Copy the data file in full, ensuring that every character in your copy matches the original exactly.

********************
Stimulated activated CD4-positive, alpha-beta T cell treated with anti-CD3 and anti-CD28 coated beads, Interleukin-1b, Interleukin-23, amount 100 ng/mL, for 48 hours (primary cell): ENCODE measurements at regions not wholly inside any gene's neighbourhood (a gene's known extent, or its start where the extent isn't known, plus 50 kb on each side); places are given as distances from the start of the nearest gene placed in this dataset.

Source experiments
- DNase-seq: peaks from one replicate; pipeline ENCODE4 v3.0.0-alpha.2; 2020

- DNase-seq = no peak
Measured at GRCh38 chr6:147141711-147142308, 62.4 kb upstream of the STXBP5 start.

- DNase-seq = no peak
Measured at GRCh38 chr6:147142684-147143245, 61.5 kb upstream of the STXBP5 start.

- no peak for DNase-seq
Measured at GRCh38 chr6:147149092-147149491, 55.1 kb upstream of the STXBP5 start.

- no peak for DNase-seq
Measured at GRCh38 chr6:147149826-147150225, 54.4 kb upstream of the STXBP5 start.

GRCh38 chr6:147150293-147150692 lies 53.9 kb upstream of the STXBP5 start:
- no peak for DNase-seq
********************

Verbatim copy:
Stimulated activated CD4-positive, alpha-beta T cell treated with anti-CD3 and anti-CD28 coated beads, Interleukin-1b, Interleukin-23, amount 100 ng/mL, for 48 hours (primary cell): ENCODE measurements at regions not wholly inside any gene's neighbourhood (a gene's known extent, or its start where the extent isn't known, plus 50 kb on each side); places are given as distances from the start of the nearest gene placed in this dataset.

Source experiments
- DNase-seq: peaks from one replicate; pipeline ENCODE4 v3.0.0-alpha.2; 2020

- DNase-seq = no peak
Measured at GRCh38 chr6:147141711-147142308, 62.4 kb upstream of the STXBP5 start.

- DNase-seq = no peak
Measured at GRCh38 chr6:147142684-147143245, 61.5 kb upstream of the STXBP5 start.

- no peak for DNase-seq
Measured at GRCh38 chr6:147149092-147149491, 55.1 kb upstream of the STXBP5 start.

- no peak for DNase-seq
Measured at GRCh38 chr6:147149826-147150225, 54.4 kb upstream of the STXBP5 start.

GRCh38 chr6:147150293-147150692 lies 53.9 kb upstream of the STXBP5 start:
- no peak for DNase-seq